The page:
The social media image that most commanded my attention on Friday morning was a photo of Otto Frank, father of Anne Frank, taken in May 1960, on the day that the Anne Frank House in Amsterdam was first opened to the public. Otto Frank was the only member of his immediate family to survive the Nazi concentration camps. Daughters Anne and Margot, and wife Edith, all perished before they could be liberated.
Staring at that photograph, I tried to imagine what was going through Mr. Frank’s mind. But I understood that I could never truly comprehend his experience and the journey that brought him back to the place where he, his family, and four other Jewish residents spent some two years in hiding before they were discovered and eventually transported to Auschwitz.
And yet, even if we do not share direct memories of the Holocaust, maintaining a collective sense of remembrance, buoyed by historical literacy, is central to our understanding of how humans can engage in seemingly unthinkable atrocities. Indeed, I believe that the Nazi genocide is a key starting place for grasping our capacity for cruelty. As I wrote eight years ago:
We need to understand the Holocaust because there is no more documented, memorialized, and analyzed chapter of widespread, deliberate, orchestrated human atrocity in our history. If we want to grasp how human beings in a “modern” era can inflict horrific cruelties on others — systematically and interpersonally — then the Holocaust is at the core of our understanding.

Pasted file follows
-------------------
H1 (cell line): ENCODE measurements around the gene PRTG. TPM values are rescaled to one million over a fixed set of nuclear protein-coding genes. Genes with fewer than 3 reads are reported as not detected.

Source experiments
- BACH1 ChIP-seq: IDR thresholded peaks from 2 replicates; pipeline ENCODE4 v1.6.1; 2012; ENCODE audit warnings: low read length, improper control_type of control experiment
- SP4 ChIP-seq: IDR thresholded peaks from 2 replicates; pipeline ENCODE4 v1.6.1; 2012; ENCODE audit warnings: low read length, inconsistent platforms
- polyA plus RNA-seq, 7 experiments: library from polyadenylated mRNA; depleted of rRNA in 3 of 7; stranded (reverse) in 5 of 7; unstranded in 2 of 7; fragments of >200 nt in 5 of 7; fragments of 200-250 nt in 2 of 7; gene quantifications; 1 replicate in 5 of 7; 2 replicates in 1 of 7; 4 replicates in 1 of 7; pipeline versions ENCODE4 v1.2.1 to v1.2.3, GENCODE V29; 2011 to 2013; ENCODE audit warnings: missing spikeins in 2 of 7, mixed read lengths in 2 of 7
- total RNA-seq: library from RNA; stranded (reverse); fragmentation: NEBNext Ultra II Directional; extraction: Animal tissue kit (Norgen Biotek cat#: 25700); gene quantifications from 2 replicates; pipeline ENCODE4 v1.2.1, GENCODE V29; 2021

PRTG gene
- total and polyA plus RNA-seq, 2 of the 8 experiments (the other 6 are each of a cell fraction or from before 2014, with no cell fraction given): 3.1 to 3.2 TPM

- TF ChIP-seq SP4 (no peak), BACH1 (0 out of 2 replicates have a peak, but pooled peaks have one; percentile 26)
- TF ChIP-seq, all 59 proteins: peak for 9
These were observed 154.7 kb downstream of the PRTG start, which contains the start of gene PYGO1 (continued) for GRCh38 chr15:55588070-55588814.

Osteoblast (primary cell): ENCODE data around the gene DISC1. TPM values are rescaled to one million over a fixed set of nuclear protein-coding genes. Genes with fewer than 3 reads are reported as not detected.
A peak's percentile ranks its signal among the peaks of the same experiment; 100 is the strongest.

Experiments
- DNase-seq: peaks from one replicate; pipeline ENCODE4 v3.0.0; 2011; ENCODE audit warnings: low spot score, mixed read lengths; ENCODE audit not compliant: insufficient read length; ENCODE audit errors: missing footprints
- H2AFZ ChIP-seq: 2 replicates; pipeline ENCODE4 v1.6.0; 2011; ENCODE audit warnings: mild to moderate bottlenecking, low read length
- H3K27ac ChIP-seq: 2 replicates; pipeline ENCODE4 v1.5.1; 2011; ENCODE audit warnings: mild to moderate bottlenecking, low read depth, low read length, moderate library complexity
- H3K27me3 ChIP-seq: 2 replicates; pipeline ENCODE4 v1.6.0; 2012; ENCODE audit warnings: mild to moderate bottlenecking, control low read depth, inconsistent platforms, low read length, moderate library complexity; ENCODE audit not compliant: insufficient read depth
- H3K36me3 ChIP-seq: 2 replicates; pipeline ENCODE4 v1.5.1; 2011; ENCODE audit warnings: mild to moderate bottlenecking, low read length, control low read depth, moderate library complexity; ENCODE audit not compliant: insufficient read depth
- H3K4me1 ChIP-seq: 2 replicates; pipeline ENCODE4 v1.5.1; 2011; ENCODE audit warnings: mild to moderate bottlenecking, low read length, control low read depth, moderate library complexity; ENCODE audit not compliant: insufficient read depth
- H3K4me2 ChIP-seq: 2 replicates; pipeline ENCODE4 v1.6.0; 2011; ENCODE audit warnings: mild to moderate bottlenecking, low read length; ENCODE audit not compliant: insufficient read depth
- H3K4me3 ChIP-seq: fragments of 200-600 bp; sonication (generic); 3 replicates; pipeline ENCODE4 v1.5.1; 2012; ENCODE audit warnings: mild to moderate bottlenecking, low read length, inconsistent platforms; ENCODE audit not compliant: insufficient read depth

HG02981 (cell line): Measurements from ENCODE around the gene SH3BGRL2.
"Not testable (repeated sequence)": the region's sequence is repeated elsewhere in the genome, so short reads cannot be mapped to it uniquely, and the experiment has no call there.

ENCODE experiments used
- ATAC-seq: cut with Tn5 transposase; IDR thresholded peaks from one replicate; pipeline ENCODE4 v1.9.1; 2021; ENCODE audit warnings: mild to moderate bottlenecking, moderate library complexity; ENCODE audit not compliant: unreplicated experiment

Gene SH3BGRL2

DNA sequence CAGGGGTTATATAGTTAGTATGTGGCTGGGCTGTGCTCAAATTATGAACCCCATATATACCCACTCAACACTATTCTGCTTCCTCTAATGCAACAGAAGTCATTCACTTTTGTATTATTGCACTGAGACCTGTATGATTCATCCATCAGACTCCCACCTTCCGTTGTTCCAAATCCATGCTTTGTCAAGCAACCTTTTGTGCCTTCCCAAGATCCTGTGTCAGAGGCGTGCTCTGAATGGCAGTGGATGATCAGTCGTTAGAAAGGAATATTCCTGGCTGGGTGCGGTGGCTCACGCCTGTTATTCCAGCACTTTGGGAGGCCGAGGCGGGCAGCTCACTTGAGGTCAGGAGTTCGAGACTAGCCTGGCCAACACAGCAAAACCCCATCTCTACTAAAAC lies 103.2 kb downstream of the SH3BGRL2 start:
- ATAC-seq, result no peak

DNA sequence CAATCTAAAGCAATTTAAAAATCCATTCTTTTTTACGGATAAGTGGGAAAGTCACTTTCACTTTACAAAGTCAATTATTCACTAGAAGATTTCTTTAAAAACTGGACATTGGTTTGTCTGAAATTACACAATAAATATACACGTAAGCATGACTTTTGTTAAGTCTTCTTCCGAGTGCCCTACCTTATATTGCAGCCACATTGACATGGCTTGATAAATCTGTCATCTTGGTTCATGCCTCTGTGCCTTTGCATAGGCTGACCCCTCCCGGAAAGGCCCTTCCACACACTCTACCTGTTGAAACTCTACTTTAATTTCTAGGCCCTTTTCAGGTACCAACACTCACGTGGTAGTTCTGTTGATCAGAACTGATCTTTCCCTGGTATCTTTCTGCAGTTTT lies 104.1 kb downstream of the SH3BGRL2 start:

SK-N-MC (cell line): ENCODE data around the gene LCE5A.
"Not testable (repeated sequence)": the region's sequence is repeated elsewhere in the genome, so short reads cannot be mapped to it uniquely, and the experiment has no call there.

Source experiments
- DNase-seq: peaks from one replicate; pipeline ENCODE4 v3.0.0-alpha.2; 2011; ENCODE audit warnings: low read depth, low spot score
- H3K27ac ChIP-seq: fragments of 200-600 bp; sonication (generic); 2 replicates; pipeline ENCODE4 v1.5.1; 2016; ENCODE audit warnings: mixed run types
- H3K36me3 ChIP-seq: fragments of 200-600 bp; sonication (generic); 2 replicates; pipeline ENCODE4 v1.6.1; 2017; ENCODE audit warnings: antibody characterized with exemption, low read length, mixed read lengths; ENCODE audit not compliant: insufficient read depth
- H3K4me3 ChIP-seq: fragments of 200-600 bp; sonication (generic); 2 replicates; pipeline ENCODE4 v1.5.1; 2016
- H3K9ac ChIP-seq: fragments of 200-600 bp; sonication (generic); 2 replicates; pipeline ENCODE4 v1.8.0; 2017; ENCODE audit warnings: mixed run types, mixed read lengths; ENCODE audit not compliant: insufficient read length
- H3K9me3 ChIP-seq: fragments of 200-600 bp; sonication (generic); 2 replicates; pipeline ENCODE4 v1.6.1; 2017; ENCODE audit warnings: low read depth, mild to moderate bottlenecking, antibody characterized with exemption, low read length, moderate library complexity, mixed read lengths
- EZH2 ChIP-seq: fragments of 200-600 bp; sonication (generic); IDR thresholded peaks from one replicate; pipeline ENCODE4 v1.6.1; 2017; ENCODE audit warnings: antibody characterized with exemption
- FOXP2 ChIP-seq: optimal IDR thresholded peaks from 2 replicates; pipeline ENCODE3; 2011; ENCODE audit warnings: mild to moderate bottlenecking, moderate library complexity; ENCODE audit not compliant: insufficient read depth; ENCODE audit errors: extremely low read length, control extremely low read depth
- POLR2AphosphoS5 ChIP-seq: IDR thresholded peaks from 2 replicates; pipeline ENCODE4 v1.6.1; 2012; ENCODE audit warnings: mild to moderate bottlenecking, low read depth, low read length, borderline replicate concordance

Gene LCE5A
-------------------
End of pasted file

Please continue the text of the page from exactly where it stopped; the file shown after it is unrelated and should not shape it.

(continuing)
Despite the ample historical record, we may be losing our collective memory of the Holocaust, at least in the U.S. In 2018, Julie Zauzmer reported for the Washington Post:
Two-thirds of American millennials surveyed in a recent poll cannot identify what Auschwitz is, according to a study released on Holocaust Remembrance Day that found that knowledge of the genocide that killed 6 million Jews during World War II is not robust among American adults.
Twenty-two percent of millennials in the poll said they haven’t heard of the Holocaust or are not sure whether they’ve heard of it — twice the percentage of U.S. adults as a whole who said the same.
. . . Asked to identify what Auschwitz is, 41 percent of respondents and 66 percent of millennials could not come up with a correct response identifying it as a concentration camp or extermination camp.
From genocide to bullying
Years ago, as I began my deeper dives into the dynamics of bullying and mobbing at work, I looked to the nature of genocidal behavior for understanding the eliminationist instincts that appear to be present in attempts to force someone out of a workplace and even wreck their careers. I took these steps somewhat gingerly, because I wasn’t sure of the appropriateness of comparing genocides to even the worst kinds of workplace mistreatment. You might sense these tentative steps in what I wrote back in 2011:
Do the individual and collective behaviors of the Holocaust help us to understand severe, targeted, personally destructive workplace bullying?
The question has been discussed within the workplace anti-bullying movement and requires respectful contemplation. I am well aware of the casual overuse of references to Hitler and the Nazis in our popular culture, especially in today’s overheated political discourse. Moreover, I acknowledge the dangers of comparing anything to the Holocaust, an outrage so profound that it is nearly impossible to fathom but for the abundant factual record.